Oklahoma Texas Tech Football

Oklahoma's Samaje Perine tries to get past Texas Tech's J.J. Gaines during their NCAA college football game in Lubbock, Texas, Saturday, Nov. 15, 2014. (AP Photo/Lubbock Avalanche-Journal, Zach Long)

LUBBOCK, Texas — Early in the second half, Oklahoma — players and coaches — had a moment of clarity. Down by 14 at Texas Tech but with enough time left to still run the ball effectively, a decision was made that changed the fortunes of a floundering team.

“I told my O-line, guys, we need to step it up here,” OU quarterback Cody Thomas said. “We came out on fire in the second half. You could tell there was just a little more passion in it, and we weren’t going to be stopped in the second half.”

They weren't. OU rolled to a 42-30 victory at Jones AT&T Stadium because it locked into what it does best — run the ball.

The Sooners (7-3, 4-3 Big 12) rushed for 393 yards with 325 of it coming in the second half. They became so heavily run-reliant that quarterback Thomas, who was making his first career start in place of the injured Trevor Knight, only attempted three passes in the last two quarters.

He was 3 for 3 on those, including a 5-yard touchdown pass to Durron Neal that tied the game early in the third quarter.

Just about all involved wondered why OU didn’t become that run-centric from the start.

OU did a have quarterback forced into his first career start. Texas Tech’s inability to stop the run wasn’t a secret. It was last in the Big 12 in rushing yards allowed going into the game.

“We’re not going to go in and throw it just three times — not while I’m here,” Stoops said.

A coach doesn't make it through 16 seasons at a place like Oklahoma by being wrong very often. Perhaps it wasn’t until OU confronted the reality of losing for the fourth time in six games and returning home with a two-game losing streak that changed the thinking.

The Sooners were well on their way to doing that 85 seconds into the second quarter. Texas Tech quarterback Patrick Mahomes hit Devin Lauderdale for a 47-yard touchdown pass to put the Red Raiders up 21-7.

In every sense, the Sooners were reeling at that point. The secondary issues that have plagued it since Big 12 play began traveled to Lubbock in tact. Coverage busts were frequent and OU’s defensive line had a hard time keeping Mahomes in the pocket.

The start was just the second for Mahomes. Texas Tech (3-7, 1-6) played without starter Davis Webb for the second straight game with an ankle injury.

Yet, he kept plays alive like an experienced veteran. Mahomes threw for 393 yards and four touchdowns. The last was a 39-yard strike to Dylan Cantrell on the game’s final play. It was the initial three that had OU truly concerned.

“It was just some minor miscommunications. We actually picked up on that. It was just continuing to play hard,” linebacker Eric Striker said. “It was a big jump from the first to the second half to come out with a great mentality to finish the game the right way.”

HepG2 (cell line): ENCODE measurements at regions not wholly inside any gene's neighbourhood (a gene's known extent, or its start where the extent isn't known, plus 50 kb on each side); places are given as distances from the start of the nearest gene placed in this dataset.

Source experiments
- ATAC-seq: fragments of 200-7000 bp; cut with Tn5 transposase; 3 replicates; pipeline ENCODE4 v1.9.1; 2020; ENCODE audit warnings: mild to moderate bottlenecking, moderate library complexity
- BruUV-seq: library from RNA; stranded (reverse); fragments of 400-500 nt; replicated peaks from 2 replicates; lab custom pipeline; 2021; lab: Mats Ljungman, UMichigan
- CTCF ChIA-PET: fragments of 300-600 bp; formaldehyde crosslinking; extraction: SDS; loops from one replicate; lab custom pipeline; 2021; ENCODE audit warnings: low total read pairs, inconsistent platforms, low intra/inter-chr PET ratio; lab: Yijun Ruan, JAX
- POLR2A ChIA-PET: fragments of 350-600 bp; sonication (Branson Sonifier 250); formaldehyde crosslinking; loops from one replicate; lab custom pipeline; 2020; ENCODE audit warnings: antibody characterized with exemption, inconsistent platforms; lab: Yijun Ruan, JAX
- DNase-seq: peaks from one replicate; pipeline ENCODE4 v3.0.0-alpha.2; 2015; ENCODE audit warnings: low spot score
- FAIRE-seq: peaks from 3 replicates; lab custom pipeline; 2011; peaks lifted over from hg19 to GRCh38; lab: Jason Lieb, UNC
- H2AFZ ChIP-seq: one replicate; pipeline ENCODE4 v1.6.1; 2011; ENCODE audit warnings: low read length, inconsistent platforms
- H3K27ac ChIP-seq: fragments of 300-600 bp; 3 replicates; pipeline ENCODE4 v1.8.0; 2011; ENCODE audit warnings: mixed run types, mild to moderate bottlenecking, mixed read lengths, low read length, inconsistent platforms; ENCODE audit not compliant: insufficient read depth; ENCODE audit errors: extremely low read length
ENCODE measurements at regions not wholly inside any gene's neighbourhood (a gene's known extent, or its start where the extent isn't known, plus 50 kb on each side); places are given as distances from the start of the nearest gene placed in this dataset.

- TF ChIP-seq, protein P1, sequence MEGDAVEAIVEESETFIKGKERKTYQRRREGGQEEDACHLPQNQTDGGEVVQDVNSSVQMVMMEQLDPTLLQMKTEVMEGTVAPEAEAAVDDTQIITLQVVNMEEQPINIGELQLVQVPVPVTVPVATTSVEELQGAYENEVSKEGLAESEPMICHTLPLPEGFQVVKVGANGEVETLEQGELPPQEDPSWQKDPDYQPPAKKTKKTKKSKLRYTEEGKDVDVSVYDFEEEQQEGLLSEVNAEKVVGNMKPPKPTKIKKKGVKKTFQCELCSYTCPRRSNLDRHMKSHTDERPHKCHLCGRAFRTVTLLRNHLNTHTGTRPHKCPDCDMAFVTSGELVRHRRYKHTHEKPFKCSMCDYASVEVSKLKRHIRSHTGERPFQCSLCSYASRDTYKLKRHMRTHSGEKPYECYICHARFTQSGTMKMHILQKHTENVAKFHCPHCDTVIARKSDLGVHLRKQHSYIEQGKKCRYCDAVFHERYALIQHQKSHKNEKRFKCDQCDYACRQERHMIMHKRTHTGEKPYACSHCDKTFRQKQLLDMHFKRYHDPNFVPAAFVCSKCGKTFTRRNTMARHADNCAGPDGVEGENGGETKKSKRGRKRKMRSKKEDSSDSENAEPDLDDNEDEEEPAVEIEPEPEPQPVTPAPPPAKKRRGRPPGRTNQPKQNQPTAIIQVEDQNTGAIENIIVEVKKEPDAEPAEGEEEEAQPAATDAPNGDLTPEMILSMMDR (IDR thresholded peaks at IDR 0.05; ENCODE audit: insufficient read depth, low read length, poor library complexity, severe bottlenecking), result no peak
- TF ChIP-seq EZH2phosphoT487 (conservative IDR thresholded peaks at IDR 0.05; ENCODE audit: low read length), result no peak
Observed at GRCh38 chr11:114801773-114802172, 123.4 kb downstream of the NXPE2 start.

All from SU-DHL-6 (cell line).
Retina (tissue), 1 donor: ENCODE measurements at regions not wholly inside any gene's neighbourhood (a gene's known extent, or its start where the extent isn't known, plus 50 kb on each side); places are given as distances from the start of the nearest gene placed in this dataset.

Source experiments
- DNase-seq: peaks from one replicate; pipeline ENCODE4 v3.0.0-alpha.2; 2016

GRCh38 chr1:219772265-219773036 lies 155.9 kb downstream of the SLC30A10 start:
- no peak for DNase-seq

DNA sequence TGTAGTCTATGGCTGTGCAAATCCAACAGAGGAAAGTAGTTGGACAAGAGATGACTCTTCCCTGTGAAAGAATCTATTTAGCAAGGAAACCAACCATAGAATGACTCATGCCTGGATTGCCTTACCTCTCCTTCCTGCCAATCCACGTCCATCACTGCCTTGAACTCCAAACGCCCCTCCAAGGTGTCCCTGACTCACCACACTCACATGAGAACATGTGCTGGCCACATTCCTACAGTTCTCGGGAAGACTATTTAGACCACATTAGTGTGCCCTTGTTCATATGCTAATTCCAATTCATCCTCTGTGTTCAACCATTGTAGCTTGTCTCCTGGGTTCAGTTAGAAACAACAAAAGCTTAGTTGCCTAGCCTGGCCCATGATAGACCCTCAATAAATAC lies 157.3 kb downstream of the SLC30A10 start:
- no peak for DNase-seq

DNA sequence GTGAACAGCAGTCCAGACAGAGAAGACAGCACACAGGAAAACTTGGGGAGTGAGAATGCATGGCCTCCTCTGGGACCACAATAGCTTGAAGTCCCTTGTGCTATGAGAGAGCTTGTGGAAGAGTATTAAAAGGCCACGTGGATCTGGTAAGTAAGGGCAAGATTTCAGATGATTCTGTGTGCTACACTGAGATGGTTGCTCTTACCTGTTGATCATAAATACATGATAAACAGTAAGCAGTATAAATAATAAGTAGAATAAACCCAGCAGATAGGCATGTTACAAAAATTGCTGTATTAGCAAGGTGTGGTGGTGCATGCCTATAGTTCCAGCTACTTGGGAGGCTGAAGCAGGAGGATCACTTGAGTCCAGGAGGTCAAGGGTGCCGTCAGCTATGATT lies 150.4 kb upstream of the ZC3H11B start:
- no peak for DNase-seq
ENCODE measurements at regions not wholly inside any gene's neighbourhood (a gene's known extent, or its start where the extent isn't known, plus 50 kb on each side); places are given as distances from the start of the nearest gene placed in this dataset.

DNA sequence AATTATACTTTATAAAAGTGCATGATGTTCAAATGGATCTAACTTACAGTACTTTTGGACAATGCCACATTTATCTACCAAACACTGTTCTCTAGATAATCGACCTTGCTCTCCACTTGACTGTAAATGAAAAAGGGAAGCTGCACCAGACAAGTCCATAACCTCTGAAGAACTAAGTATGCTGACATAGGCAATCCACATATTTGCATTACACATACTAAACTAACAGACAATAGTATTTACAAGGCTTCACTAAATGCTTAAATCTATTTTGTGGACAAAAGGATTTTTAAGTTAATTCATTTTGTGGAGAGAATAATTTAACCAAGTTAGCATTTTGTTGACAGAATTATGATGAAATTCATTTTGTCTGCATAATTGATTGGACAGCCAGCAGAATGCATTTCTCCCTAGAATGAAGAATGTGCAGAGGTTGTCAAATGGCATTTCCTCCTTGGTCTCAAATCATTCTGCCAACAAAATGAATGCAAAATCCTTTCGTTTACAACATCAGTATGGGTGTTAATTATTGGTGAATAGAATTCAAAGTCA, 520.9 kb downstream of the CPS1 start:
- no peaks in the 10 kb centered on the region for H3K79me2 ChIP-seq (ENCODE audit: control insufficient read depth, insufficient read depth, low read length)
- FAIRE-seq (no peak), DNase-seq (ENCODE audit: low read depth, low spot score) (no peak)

Striker had a sack and two tackles for loss. The Red Raiders rushed for 93 yards. The Sooners’ communication issues didn’t look minor.

No one was within 20 yards of Texas Tech receiver Ian Sadler when he caught a pass in the middle of the field and took it 59 yards for a touchdown to put the Red Raiders up 14-7 late in third quarter.

“We were giving them too many gifts, especially in the back end,” cornerback Zack Sanchez said. “Guys were just not keeping their eyes on their men, things like that, so we just tuned up our techniques and our mechanics, and kind of got after them a little bit in the second half.”

OU did get some stops in the second half. Mahomes’ fourth touchdown pass came on the last play.

By then, the Sooners had piled up five straight second-half touchdown drives.

It was a two-headed rushing monster that handled most of it.

Perine rushed for 172 yards in the second half alone. The 6-foot-4, 215-pound Thomas rushed for 90 yards in the second half.

It was the final 30 minutes where the Sooners at least bore some resemblance to a team worthy of their preseason expectations.

“That’s our best way of playing,” Perine said. “We like to dominate in the run game and get the one-on-ones on the perimeter, and we did in the second half.”

Whether or not Thomas remains OU’s starter next week against Kansas is up to the coaching staff. Whether the Sooners come to grips with the fact it runs it a lot better than it throws it remains to be seen.

Knight was on the sideline Saturday and was not wearing a neck brace. His status will evaluated this week.

Whatever quarterback is at the helm doesn’t matter. When OU decides it’s going to run at all costs, it plays like an imposing team.

About 15 feet from where Stoops was being grilled about the first-half playcalling and the secondary busts, players were chanting Thomas’ name in the locker room.

“That felt pretty good,” Thomas said. “Those guys are very close friends to me, and, again, they just show so much. I couldn’t be more thankful for that.”

The real recognition goes to the epiphany that running the ball was the only way OU avoided disaster Saturday.

John Shinn



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